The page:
Only around 500 of the 5,500 private buses in the city hit the road, said a union leader. The government claimed to have run an additional 400 buses but commuters across the city spotted few. Things worsened after 11am.
Metro on time, taxis none
The Metro ran on schedule. Till 6pm, officials said, 1.39 lakh people had taken the tube. The normal weekday count is around four lakh.
“It’s a welcome break from the usual squeeze. I could even choose my seat,” said Sanjib Mukherjee, an executive with a private firm travelling to Park Street from Kalighat.
The rush was missing on suburban trains, too, while many booked on Thursday’s long-distance trains cancelled their tickets.
Tracks were blocked at some places, like Baidyabati, Ranaghat, Habra and Kalyani, but the bandh-enforcers dispersed as the mercury rose.
Those who arrived at the city’s terminal stations suffered because of lack of transport. The prepaid stand at Sealdah, run by the Progressive Taximen’s Union led by transport minister Mitra, was empty. Mitra arrived around 11.30am, when the Rajdhani Express chugged in, and hailed taxis for some passengers. But the relief lasted only as long as the minister was there.
Some flights had to be cancelled and some clubbed because there weren’t enough passengers.
Airport sources said around 3,500 passengers had flown out of the domestic terminal till 5pm, about 2,500 less than on a normal day. Instead of the 70-odd flights that take off from Calcutta till 5pm, 51 flew on Thursday.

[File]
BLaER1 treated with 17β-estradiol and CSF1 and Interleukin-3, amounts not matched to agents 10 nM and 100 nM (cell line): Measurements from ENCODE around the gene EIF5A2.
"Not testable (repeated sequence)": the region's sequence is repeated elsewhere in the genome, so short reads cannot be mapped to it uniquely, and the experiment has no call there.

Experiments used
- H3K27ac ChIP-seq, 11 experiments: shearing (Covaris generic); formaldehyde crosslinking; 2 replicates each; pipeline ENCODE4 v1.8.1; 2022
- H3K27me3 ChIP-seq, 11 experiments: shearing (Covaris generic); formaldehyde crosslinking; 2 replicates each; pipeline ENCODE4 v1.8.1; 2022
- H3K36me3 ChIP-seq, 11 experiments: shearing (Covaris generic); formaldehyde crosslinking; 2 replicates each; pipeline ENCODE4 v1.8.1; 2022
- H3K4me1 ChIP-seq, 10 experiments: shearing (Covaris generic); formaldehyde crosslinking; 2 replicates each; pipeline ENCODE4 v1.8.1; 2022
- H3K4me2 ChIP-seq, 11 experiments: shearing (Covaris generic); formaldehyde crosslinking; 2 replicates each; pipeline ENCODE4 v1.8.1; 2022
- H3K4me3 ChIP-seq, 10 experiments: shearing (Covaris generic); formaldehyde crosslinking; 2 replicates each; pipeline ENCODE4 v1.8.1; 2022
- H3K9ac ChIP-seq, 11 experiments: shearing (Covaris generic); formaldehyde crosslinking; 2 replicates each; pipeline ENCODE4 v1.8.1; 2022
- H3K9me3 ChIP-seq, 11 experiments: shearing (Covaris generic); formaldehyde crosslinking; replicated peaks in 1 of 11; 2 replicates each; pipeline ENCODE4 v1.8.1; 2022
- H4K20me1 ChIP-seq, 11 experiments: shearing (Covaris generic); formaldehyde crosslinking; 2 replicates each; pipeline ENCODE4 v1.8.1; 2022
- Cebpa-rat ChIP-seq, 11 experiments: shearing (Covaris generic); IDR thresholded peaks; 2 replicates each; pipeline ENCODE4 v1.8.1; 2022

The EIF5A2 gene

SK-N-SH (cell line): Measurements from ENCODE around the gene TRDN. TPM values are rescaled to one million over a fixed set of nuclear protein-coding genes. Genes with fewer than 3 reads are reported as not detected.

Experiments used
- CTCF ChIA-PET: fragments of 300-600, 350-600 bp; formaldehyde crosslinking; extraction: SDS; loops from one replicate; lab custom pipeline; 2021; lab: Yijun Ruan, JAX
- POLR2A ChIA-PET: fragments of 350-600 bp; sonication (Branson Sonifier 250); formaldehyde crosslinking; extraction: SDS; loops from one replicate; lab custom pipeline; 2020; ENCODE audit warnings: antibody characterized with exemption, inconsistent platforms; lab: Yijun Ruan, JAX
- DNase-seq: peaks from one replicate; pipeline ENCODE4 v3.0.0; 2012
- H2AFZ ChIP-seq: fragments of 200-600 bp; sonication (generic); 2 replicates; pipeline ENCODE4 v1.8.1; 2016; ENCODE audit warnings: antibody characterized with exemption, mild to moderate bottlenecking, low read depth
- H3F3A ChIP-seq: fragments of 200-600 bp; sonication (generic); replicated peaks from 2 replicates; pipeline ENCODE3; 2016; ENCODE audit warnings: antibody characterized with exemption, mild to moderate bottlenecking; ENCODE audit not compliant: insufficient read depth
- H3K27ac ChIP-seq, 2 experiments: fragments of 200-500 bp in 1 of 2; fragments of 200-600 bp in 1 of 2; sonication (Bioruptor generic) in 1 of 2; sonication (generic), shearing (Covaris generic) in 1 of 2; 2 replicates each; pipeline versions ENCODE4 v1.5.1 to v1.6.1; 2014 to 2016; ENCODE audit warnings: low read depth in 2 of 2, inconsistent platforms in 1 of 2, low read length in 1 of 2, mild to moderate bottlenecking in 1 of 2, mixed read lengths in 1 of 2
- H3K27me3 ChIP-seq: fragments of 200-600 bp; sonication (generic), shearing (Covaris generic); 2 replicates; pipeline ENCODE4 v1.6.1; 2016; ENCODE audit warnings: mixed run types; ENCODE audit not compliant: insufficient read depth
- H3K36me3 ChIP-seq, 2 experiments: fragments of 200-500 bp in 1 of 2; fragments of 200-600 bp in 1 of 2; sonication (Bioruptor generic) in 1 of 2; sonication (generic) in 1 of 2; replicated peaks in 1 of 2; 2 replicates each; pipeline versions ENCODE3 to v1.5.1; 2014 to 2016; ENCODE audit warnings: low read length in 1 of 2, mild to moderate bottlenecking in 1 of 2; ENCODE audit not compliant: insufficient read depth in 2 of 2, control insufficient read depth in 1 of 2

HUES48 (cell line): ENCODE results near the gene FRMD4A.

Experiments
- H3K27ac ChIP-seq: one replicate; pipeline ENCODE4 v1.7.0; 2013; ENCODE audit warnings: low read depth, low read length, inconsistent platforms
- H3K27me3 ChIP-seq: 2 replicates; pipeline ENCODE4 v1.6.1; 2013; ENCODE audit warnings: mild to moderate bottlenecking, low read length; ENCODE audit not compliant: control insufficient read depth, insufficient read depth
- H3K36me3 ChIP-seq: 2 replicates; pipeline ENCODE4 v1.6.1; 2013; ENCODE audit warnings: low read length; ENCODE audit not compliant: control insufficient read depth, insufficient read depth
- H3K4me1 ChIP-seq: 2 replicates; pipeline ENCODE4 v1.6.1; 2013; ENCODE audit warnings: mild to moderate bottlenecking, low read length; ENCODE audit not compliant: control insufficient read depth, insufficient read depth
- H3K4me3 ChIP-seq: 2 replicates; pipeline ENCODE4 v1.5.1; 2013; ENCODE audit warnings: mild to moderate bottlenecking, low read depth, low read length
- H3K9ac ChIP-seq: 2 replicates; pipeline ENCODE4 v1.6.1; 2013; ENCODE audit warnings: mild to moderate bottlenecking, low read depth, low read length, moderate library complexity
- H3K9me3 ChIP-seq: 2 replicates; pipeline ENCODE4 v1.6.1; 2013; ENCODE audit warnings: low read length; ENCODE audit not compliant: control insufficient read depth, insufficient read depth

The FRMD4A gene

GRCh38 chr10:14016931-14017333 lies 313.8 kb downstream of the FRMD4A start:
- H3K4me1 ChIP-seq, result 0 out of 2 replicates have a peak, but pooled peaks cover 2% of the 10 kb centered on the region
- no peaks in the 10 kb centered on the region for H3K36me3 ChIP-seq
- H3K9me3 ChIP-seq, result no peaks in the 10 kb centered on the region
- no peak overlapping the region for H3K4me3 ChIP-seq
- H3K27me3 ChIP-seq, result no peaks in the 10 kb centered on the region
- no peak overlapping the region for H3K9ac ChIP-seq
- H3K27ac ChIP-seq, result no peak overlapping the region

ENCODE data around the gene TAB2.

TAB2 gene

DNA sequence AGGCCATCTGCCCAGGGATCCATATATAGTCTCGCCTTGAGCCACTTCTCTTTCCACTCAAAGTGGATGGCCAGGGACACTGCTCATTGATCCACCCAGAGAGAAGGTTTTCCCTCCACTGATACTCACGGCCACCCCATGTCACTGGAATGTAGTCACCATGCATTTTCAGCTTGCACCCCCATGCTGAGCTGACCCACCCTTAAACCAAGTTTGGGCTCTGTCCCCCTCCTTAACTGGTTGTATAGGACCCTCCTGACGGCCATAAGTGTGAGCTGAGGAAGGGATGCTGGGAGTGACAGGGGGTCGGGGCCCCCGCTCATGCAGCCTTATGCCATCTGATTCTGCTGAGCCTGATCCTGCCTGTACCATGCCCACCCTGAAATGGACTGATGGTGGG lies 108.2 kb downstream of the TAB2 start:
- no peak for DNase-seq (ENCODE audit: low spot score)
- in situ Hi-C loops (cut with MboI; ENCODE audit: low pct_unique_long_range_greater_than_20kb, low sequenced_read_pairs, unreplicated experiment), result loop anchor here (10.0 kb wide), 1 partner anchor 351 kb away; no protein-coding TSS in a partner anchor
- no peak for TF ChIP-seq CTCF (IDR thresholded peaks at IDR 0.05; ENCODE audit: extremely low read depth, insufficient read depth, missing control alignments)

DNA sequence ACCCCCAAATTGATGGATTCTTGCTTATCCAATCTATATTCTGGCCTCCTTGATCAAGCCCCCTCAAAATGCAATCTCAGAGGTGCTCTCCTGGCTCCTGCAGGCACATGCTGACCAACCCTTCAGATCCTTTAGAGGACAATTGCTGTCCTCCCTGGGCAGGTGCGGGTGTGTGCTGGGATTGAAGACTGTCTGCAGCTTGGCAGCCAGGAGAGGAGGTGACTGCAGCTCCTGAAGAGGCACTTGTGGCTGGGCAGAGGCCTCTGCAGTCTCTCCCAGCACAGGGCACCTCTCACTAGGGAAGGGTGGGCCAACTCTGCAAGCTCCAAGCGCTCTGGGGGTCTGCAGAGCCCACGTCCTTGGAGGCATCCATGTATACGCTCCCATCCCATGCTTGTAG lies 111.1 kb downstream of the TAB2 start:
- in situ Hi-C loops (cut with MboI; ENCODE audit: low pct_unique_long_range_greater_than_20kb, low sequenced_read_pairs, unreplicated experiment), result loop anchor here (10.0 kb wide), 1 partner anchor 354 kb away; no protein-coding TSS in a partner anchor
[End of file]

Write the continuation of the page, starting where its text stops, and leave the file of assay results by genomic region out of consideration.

Airline officials said the flights were doing well in the morning but the passenger count dropped drastically as the day progressed.
Taxis were few at the airport. Anand Rathi, a doctor from Mumbai who came on a Jet Airways flight, was stranded for over half an hour. “The few taxis that are here are demanding Rs 500 to take me to Southern Avenue,” Rathi said.
Volvo busses were aplenty but there weren’t too many takers.
Work was as usual for most at Sector V. Many companies brought in their workers early around 6am. Wipro was an exception as it decided to stay open on Saturday instead.
What triumphed on Thursday — work culture or bandh culture? Tell email@example.com
from swelter to smile
The blazing sun and the lure of a midweek holiday kept many home on Thursday as the city seemed to slip into its old habit of an all-play-no-work bandh
The afternoon temperature? 34.2 degrees, one degree above normal.
The humidity? 95 per cent.
Reason enough for many not to brave the blazing sun on Thursday. Like Surojit Gupta, who works for an insurance company. “The sun was so harsh that I decided not to go to office. For the last three days, reaching work has been an ordeal because of the bus strike,” said Gupta.
Others like businessman Manish Agarwal ventured out and then rushed back home. Literally. “It was too hot and humid to be working when everyone was taking it easy. I left office by noon and it took me just 10 minutes to drive back from Park Street to Southern Avenue,” he said.
Many decided to wait for the sun to set and the
12-hour bandh to end for the action to begin. “My two kids and I went to City Centre for some shopping in the evening,” said a schoolteacher in Salt Lake.
Surgical oncologist Gautam Mukhopadhyay spent a rare off-day reading a book and watching TV at his South City apartment. “Relatives of patients had requested me to defer surgeries because of the bandh. So, I took the day off,” he said.
Home by day and mall-multiplex by evening was the bandh formula for many. Like the Guptas from Garia. “We reached South City Mall by 6pm, watched Barfi! and then grabbed a bite,” said the family of four. Burp! That’s a bandh well spent.